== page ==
For example, you might want to set different off-screen resolutions for your game on Android depending on the GPU model. Or you could use one of our new Direct3D12, OpenGL or OpenGL ES renderers on Windows.

Version 1.6.0-beta ๐Ÿ”—

Release date: 2016/03/15

How to upgrade ๐Ÿ”—

Simply open your older projects with new version of GameStudio. It will probably fail to compile your assemblies since API changed little bit, but you can still continue.

Then, save back your project in GameStudio. You now can open your project with VIsual Studio and try to fix your game code with latest API changes.

Enhancements ๐Ÿ”—

Assets ๐Ÿ”—

Engine ๐Ÿ”—

  • The KeyedSortedList now implements ICollection instead of IList annd is more consistent with CollectionDescriptor.

Game Studio ๐Ÿ”—

  • Support for prefabs, add a prefab editor
  • Create derived assets and support property inheritance
  • Added a curve editor to edit animation curve
  • Layout is saved on a solution basis. When reloading a project, Game Studio will try to present the same layout and reopen all assets that were edited (this include scenes, prefabs and sprite sheets).
  • Add a confirmation dialog to enable saving newly created script automatically.
  • Add a confirmation dialog to enable reloading modified assemblies automatically. This is necessary for the script to appear in the list of components that can be added to an entity.
  • Physics gizmos are shown by default.
  • Preview of an asset can be displayed even if this asset is being edited.
  • Project folder can be opened in Windows explorer from the launcher with right-clicking.
  • Properties of derived asset are displayed in gray, unless they are overridden. In this case they are displayed in bold.
  • Rework scene initialization in the scene editor: the scene will be available almost immediately, and content (model, etc.) will be streamed in as soon as they are (asynchronously) loaded.
  • The entity fixup wizard has been removed. Now when an entity is deleted, all references to it or to one of its component is reset to null.
  • The gizmo and camera menus are now displayed in the top-right corner.
  • Entity hierarchy is synchronized (automatically expanded) with the selected entity in the scene.

Graphics ๐Ÿ”—

  • New D3D12 renderer (experimental)
  • New Windows OpenGL and OpenGL ES renderers (experimental)
  • Rewrote most of the low- and high-level graphics code to have better performance and better take advantage of new graphics APIs
  • Properly separated rendering in 4 phases: Collect (collect & cull), Extract (copy data from scene to renderers), Prepare (prepare cbuffer data & heavy computations), Draw (emit draw calls)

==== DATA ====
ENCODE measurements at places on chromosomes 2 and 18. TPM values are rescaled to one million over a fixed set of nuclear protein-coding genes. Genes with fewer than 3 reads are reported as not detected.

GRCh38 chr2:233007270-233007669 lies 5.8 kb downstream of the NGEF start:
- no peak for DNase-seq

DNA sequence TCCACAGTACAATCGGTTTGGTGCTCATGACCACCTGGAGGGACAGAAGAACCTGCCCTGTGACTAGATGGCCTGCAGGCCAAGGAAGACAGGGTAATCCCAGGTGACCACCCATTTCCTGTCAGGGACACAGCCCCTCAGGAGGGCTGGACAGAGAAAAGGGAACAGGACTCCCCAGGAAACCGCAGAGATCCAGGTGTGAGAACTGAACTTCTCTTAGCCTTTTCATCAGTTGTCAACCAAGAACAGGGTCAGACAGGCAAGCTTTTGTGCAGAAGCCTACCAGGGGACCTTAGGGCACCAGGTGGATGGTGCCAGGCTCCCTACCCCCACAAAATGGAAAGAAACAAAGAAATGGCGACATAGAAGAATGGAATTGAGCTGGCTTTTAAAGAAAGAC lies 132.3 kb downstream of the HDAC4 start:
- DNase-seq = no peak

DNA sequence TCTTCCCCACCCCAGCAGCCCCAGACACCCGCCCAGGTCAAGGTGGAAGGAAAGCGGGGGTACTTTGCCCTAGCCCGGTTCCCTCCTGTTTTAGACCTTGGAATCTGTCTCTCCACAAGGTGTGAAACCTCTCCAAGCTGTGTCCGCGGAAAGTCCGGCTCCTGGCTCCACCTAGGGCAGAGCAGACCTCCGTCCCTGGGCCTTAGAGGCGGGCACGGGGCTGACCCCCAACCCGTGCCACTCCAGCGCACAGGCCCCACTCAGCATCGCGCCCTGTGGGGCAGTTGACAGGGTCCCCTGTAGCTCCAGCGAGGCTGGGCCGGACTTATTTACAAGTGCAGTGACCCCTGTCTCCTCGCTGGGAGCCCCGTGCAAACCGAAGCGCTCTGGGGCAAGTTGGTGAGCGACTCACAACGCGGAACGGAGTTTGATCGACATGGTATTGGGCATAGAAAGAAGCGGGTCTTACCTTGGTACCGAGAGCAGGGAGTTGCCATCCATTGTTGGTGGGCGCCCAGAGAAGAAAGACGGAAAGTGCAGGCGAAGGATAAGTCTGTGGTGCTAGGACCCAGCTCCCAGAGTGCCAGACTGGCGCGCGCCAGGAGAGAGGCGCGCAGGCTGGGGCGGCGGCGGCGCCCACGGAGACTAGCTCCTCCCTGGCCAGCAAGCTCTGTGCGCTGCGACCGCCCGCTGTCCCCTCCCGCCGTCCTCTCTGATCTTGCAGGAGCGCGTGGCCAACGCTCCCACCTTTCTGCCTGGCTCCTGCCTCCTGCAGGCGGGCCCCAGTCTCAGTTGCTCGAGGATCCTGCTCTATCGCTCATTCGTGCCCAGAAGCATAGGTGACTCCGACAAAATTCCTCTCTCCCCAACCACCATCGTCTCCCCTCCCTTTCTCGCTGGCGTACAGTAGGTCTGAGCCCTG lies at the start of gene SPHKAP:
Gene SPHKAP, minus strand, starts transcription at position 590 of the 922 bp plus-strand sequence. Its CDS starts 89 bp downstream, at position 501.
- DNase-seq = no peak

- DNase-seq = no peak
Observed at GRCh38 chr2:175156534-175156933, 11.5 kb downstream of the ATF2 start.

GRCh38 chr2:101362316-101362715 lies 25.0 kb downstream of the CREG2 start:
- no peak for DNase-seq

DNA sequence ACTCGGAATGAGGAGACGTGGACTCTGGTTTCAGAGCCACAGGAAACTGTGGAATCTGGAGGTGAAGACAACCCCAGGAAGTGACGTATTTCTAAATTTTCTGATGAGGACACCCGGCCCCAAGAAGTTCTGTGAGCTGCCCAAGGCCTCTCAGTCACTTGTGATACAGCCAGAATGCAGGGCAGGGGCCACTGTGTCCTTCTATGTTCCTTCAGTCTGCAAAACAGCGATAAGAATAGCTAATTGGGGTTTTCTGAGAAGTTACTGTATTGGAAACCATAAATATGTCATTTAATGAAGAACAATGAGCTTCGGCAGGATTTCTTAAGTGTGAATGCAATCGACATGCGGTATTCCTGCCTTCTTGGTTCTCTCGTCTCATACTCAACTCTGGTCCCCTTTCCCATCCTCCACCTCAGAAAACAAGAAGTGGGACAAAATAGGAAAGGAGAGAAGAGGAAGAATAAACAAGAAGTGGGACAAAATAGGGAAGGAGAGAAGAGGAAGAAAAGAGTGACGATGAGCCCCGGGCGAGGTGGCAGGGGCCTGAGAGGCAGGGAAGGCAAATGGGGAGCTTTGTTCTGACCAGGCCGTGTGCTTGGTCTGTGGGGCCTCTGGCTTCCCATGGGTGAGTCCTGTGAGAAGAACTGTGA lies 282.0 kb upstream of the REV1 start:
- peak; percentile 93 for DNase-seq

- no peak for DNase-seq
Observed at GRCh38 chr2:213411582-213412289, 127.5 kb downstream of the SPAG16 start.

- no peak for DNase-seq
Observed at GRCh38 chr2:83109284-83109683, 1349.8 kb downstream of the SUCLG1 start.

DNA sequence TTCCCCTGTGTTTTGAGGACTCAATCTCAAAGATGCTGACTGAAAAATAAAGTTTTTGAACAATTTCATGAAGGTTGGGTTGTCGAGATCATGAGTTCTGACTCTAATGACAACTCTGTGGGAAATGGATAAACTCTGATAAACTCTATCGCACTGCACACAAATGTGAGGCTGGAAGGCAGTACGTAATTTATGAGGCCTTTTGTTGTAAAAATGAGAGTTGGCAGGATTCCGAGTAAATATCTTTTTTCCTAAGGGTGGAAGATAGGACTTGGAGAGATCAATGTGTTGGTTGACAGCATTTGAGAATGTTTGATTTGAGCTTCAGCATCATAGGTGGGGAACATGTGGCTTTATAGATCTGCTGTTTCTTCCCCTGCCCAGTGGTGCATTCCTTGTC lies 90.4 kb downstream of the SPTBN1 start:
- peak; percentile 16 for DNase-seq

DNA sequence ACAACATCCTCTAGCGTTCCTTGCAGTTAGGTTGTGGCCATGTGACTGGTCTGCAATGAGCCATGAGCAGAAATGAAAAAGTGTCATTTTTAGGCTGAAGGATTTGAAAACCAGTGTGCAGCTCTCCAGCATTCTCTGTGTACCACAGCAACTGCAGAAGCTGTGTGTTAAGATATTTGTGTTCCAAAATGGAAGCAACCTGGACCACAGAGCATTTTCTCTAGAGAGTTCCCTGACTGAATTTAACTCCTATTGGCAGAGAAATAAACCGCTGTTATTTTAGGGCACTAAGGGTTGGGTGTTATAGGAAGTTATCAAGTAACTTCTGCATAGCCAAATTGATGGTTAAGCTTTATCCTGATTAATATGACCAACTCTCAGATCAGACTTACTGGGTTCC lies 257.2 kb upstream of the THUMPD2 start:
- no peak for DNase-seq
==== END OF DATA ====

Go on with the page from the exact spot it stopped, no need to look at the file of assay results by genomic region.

• Introduced concepts of RenderFeature (entry point for extending rendering), RenderStage (effect selection), RenderView and RenderObject
  • Render sorting logic can now be customized (culling will be soon too)
  • Low-level API has been rewritten to match better new API: CommandList, DescriptorSet, DescriptorHeap, PipelineState, etc.
  • Introduced concept of RendererProcessor which are responsible for pushing component data to rendering
  • Many other changes, that will soon be covered in documentation

Input ๐Ÿ”—

  • Improved GamePad event management to resemble the keyboard API.

Issues fixed ๐Ÿ”—

Game Studio ๐Ÿ”—

  • Fix Scripts thumbnail generation during project launch.
  • Fix Settings window sharing columns layout with property grid (#341).
  • Fix default IDE settings incorrectly reset to null.
  • Fix a crash occurring when duplicating an object quickly after selecting it.
  • Fix an issue with the message box incorrectly resizing.
  • Tooltips are always visible even if the control (menu, buttonโ€ฆ) is disabled.
  • Fix several issues with undo/redo.
  • Fix drag and drop of components into properties
  • Sometimes the Game Studio was not asking to save when closed with some changes in a project.
  • Fix some issues related to folders in scene editor.
  • Redo does not re-open asset picker anymore.

Graphics ๐Ÿ”—

  • Tangents generation was invalid and might have resulted in various swaps

Physics ๐Ÿ”—

  • Improved collision detection reliability
  • Fixed collision filter groups
  • Fixed enable/disable component behavior

Breaking changes ๐Ÿ”—

Graphics ๐Ÿ”—

  • Extending rendering is quite different from before. Please check SpaceEscape and other samples to have a better idea while we prepare documentation.
  • Many methods of GraphicsDevice have been split off into a second class: CommandList
  • Added objects such as PipelineState, DescriptorSet and DescriptorHeap to better match new graphics API
  • Game now contains a GraphicsContext which gives access to the current CommandList
  • GraphicsDevice.BackBuffer and GraphicsDevice.DepthStencilBuffer are gone. Use GraphicsDevice.Presenter.BackBuffer to access the actual backbuffer.
  • In addition to RenderContext, there is now a RenderDrawContext. Some methods have been changed to expect the latter.
  • ParameterCollection has been rewritten to be much more memory and performance efficient (data is now stored directly in buffers).
  • Transferring values from application to shaders and computation of effect permutations used to be done through various inefficient ParameterCollection overrides. This should now be done using RenderFeatures.

Physics ๐Ÿ”—

  • PhysicsComponents are now split into 3 different types (Rigidbody, Character, StaticCollider) which can be added multiple times in an entity.
  • PhysicsElements are now removed, including the Collider, Rigidbody and Character classes. They now are merged into the new components.

Known Issues ๐Ÿ”—

  • iOS on ARM64 iPhones encounters crashes after a few second. We are currently investigating this.
  • Sometimes duplicate contacts are detected by the physics engine


Any comments? You can start ๐Ÿ—จ at GitHub Discussions or Discord.